March 2, 2016.
from Superior Court, judicial district of Hartford, Ficeto,
J. [motion for continuance; orders].
Isabella Mensah, self-represented, the appellant (plaintiff).
S. Rome, for the appellee (defendant).
DiPentima, C. J., and Beach and Schaller, Js.
postjudgment marital dissolution matter, the plaintiff,
Isabella Mensah, appeals from the judgment of the trial
court. She claims that the court abused its discretion by (1)
denying her motion for a continuance, and (2) making improper
financial orders. We affirm the judgment of the court.
October 27, 2014, the court issued its memorandum of
decision, in which it recounted the relevant procedural
history of the case and made the following factual findings.
‘‘This matter comes before the court by way of a
remand from the Appellate Court. [See Mensah v.
Mensah, 145 Conn.App. 644, 75 A.3d 92 (2013)
(Mensah I).] The dissolution was tried before the
court on December 12, 15, and16, 2011. [See Mensah
v. Mensah, judicial district of Hartford,
Docket No. FA-10-4051277-S (February 23, 2012).] A decision
dissolving the marriage and entering the financial orders was
issued on February 23, 2012. The decision was appealed and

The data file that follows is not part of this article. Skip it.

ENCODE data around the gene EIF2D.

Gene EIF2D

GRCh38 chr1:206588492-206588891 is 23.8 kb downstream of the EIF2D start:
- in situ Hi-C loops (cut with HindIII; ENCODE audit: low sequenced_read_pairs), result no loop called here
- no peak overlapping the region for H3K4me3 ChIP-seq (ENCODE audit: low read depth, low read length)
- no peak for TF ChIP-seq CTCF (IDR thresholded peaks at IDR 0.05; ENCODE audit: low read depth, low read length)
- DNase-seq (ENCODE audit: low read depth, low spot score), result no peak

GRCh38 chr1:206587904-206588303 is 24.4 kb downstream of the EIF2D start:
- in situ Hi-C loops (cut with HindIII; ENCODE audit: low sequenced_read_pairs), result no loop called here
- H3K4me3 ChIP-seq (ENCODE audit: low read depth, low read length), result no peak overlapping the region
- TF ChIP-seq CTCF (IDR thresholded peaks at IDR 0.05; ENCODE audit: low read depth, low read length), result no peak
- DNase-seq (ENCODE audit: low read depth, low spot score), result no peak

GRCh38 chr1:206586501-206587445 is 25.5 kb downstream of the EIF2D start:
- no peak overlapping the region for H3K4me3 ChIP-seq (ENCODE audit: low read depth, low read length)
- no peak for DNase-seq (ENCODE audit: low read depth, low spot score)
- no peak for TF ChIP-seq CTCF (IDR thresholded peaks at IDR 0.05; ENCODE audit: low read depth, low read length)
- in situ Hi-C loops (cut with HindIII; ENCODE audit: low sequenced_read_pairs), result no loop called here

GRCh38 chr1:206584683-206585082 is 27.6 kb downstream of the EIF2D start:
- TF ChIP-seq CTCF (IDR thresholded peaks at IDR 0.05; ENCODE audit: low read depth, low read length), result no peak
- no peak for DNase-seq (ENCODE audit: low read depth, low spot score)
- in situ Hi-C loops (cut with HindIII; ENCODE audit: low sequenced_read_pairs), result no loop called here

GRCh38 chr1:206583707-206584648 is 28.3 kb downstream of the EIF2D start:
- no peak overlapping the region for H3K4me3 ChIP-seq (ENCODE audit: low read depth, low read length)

judgment was reversed as to the financial orders only.
matter was scheduled for five days of trial commencing
September 15, 2014. The trial did not commence until
September 17. Counsel for the plaintiff [Attorney Josephine
Smalls Miller (Miller)] and the plaintiff did not appear. The
reasons for the plaintiff’s failure to appear and the
court’s ensuing actions are articulated in the court
uncontroverted evidence is as follows. The parties were
married for over twenty years. The parties’ three
children have reached the age of majority; two children are
under the age of twenty-three. The defendant is an
independent contractor for a trucking company. The plaintiff
is a long-term employee of the United States Postal Service.
plaintiff’s pension with the U.S. Postal Service had an
accrued benefit of $1656 per month payable at age sixty as of
December 31, 2011. The January 1, 2012 value of the accrued
benefit was $229, 744. The marital portion of the pension was
calculated at $223, 269. The plaintiff is also holder of a
Thrift Savings Plan.
parties are owners of the marital home located at 101
Rockville Road, Broad Brook . . . . The plaintiff has had
exclusive possession of the home since April, 2011. . . . The
plaintiff has not made mortgage payments on the home since
she took possession. . . . The home is now ‘under
water.’ [The defendant] testified that he and the
plaintiff paid $120, 000 toward the purchase price of the
home. . . . The court notes . . . that based on the evidence
produced by the defendant, the equity in the home at the time
of dissolution was approximately $86, 000.’’
making its findings, the court issued the following orders
relevant to this appeal: (1) no party was awarded alimony;
(2) the marital home was awarded to the plaintiff; she was
ordered to hold the defendant harmless on the mortgage,
arrearages, interest, penalties, and associated expenses; and
she was ordered to pay the defendant $43, 000, representing
one half of the equity in the home; and ...